US$330 million arms sale to Taiwan will go ahead, says US Congress
- The sale, mainly of aircraft parts, will be the second military deal for Taipei in less than 18 months under the Trump administration
A planned US$330 million arms sale to Taiwan has won de facto Congressional approval, clearing the way for the US State State Department to complete the agreement – and potentially upsetting Beijing.
The sale passed through a 30-day review process that expired at midnight on Wednesday night without triggering any Congressional disapproval. The Senate Foreign Relations Committee and House Foreign Affairs Committee had joint authority to halt the sale.
The deal marks the second US arms sale to Taiwan in less than 18 months under US President Donald Trump. The administration approved an initial US$1.4 billion deal in June 2017, in a show of support and deepening defence ties between Washington and Taipei.
The new sale covers spare parts for “F-16, C-130, Indigenous Defense Fighter (IDF), all other aircraft systems and subsystems, an other related elements of logistics and program support”, according to the Pentagon’s Defence Security Cooperation Agency.
The approval came days after two US warships sailed through the Taiwan Strait and also ahead of a US-Taiwan defence industry conference. Scheduled to begin on Monday in Annapolis, Maryland, the conference is expected to include Taiwan’s deputy defence minister Chang Guan-chung as well as US government representatives.
The annual event is “in a series of ongoing conferences addressing the future of US defence cooperation with Taiwan, the defence procurement process and Taiwan’s defence and national security needs”, the organising US-Taiwan Business Council said in an introduction.
China strongly opposes any US arms sales and official contact with Taiwan, which Beijing regards as a wayward province to be unified with the mainland by force if necessary. The US has no formal diplomatic relations with the self-ruled island but maintains informal ties and is its sole arms supplier.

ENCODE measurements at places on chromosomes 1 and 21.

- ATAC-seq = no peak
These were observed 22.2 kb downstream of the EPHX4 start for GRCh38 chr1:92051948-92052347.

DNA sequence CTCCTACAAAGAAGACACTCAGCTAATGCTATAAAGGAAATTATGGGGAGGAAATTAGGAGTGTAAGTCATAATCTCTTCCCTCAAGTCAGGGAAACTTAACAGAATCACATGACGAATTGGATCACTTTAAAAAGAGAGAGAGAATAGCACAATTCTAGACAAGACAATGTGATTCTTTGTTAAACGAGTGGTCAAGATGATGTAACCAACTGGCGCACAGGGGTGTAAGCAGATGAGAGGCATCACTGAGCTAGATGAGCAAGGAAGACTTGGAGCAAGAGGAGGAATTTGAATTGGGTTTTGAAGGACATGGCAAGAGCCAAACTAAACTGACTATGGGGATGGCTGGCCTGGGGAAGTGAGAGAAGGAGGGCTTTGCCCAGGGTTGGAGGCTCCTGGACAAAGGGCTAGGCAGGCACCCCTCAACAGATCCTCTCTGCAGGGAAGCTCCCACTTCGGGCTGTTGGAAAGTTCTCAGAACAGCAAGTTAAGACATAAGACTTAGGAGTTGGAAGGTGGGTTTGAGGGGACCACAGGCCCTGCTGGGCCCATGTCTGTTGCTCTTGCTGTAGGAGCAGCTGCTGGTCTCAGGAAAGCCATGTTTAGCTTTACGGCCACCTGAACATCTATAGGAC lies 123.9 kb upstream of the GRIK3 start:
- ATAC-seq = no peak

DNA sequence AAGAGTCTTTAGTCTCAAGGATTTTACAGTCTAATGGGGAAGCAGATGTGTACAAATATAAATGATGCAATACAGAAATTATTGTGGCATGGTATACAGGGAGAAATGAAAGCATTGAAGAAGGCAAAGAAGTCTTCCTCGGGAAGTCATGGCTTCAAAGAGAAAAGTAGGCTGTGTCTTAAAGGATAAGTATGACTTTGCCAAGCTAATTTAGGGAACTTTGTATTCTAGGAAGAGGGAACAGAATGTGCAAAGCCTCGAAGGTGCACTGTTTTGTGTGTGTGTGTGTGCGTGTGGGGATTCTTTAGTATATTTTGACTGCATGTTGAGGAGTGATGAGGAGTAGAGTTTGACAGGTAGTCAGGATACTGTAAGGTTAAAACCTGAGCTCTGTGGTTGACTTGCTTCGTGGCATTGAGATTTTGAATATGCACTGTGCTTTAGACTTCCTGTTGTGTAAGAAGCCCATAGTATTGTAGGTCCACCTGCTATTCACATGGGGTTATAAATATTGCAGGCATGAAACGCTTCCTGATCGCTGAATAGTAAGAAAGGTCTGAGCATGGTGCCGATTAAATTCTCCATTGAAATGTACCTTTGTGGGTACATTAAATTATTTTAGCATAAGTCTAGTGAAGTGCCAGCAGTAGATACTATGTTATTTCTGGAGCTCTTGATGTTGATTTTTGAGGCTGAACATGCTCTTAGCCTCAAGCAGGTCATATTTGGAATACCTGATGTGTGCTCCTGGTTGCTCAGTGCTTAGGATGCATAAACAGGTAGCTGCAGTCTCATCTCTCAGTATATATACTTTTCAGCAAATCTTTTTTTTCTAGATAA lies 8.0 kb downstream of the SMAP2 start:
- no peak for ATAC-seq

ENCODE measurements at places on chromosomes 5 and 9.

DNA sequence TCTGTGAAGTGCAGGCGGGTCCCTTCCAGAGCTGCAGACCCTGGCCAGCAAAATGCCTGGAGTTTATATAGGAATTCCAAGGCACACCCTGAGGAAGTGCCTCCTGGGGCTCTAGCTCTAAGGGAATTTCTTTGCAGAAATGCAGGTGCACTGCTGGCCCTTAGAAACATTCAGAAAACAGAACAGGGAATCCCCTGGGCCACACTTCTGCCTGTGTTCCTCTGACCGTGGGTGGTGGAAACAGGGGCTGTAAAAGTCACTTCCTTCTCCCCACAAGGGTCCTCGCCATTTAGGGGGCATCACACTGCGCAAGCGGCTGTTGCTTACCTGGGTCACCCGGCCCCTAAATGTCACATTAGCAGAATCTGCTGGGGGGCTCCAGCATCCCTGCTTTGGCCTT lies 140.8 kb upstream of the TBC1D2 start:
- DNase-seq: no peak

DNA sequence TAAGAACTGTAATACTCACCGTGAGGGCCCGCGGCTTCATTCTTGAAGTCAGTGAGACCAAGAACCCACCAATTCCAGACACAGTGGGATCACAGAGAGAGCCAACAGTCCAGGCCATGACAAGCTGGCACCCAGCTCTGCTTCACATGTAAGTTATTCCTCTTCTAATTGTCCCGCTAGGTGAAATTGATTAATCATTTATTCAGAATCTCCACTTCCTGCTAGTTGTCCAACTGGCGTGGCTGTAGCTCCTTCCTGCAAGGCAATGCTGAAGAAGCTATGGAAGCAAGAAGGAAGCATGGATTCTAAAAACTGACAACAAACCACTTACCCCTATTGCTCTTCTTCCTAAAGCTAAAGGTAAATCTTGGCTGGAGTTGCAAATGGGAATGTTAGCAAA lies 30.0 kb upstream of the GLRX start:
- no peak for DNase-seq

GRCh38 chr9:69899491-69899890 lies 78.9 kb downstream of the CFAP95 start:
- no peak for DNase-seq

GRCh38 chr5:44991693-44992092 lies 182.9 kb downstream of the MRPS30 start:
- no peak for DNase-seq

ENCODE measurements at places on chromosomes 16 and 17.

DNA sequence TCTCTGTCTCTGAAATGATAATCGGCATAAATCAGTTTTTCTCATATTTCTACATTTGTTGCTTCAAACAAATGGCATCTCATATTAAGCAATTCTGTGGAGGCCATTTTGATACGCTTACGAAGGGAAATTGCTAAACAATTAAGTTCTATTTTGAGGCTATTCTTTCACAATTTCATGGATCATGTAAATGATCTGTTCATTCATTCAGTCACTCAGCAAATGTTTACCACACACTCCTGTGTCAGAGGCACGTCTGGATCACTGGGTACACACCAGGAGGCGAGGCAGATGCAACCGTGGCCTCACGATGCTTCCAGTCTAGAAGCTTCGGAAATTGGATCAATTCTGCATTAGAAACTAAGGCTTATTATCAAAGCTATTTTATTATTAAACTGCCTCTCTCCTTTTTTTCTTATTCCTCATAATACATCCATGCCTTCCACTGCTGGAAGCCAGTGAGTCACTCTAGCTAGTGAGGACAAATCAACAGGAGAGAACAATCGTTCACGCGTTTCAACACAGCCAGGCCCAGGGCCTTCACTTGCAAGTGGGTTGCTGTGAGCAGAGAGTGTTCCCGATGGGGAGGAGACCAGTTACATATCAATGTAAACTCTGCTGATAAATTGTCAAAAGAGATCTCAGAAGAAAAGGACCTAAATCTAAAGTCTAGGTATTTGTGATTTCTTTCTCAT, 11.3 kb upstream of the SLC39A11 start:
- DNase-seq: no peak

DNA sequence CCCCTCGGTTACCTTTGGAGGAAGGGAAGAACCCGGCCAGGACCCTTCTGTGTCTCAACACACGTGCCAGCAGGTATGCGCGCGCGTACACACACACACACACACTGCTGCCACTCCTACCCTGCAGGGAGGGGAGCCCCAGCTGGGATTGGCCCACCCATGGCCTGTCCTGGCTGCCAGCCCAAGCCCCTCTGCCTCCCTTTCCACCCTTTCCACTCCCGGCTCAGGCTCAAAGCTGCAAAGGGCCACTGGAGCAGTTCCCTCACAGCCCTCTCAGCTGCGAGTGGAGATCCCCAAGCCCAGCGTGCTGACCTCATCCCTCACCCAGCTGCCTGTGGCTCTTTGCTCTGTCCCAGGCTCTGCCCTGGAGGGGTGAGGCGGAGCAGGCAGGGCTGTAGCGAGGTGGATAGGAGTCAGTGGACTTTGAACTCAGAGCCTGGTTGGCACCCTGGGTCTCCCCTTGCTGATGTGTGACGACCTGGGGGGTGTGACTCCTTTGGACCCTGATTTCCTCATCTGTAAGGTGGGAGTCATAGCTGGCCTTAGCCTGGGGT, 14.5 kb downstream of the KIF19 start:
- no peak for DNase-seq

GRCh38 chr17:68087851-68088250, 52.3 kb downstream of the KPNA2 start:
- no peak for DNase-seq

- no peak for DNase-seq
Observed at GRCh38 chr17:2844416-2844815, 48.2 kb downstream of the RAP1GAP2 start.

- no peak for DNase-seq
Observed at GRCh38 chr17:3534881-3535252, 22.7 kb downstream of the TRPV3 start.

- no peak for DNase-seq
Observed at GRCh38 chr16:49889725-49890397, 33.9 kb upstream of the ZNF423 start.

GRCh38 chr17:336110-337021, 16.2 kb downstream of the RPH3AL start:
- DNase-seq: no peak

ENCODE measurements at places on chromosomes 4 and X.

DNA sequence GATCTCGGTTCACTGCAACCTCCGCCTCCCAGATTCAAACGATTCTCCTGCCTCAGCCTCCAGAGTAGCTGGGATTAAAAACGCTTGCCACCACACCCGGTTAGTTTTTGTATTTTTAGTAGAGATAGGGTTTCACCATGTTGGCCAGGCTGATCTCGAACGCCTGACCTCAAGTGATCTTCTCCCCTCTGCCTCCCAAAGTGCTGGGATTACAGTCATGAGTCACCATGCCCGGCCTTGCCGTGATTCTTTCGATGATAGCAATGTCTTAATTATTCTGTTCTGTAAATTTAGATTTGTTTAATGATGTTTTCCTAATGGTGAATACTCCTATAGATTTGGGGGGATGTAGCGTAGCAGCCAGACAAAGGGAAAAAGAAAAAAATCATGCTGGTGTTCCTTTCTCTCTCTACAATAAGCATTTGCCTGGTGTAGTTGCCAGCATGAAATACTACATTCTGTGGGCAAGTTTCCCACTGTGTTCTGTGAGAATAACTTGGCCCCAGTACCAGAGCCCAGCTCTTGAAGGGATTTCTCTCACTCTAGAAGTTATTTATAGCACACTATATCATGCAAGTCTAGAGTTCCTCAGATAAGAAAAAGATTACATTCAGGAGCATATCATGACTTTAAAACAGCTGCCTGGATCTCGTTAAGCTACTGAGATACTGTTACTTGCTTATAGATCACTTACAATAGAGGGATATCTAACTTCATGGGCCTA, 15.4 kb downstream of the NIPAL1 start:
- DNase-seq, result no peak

At the Xiangshan security forum in Beijing on Thursday, Wei Fenghe, the Chinese defence minister, vowed not to cede “a single inch” of territory.
“China is the only big nation in the world that is not unified … And the Chinese military has a heavy responsibility to not let a single inch of its territory be lost,” Wei said. “If there is anyone attempting to separate Taiwan from China, the Chinese military will take action.”
Chinese Foreign Ministry spokesman Lu Kang last week also urged the US “to correct its mistakes [and] stop any official contact and military ties with, and arms sales to, the Taiwan region”.
The Pentagon, when it promoted the sale in September, said the deal would “contribute to the foreign policy and national security of the United States by helping to improve the security and defensive capability of the recipient, which has been and continues to be an important force for political stability, military balance, and economic progress in the region”.
It added that “the proposed sale of this equipment and support will not alter the basic military balance in the region”.
Over the past 10 years, Washington had denied many of Taipei’s requests for new weapons systems and delayed others, the Financial Times reported, while the Trump administration is returning to a process where arms procurement requests from Taipei are reviewed more quickly.
The practices of the past decade have “done tremendous damage”, Rupert Hammond-Chambers, president of the US-Taiwan Business Council, was quoted by the FT as saying. “They allowed China too much involvement in the process, and added cost to Taiwan’s ability to keep a credible defence.”
This month, Randall Schriver, the assistant secretary of defence for Asian and Pacific security affairs, was quoted by Taiwan’s Central News Agency as saying that the US is moving towards a “more normal foreign military sales relationship” with Taiwan.
Douglas Paal, director of the American Institute in Taiwan, the de facto US embassy in Taipei, from 2002 to 2006, agreed that US arms sales to Taiwan “should be made routine”.
“The idea was to make them more a matter of what is needed for [Taiwan’s] defence and security,” Paal said, “rather than how will it affect an upcoming meeting with China or some other event or contingency. If this process is now routinised, I applaud the decision.”
However, Paal, now a vice president at the Carnegie Endowment for International Peace, added that “Taiwan’s own reluctance to commit to serious weapons programmes due to budgetary or bureaucratic and political considerations is more likely in my view to have added cost to a credible defence”.
Taiwan has continuously expressed a desire to acquire more advanced American weapons. Its defence ministry has said it requires the M1A2 Abrams battle tanks and plans to acquire “new fighters capable of vertical or short take-off and landing and having stealth characteristics”.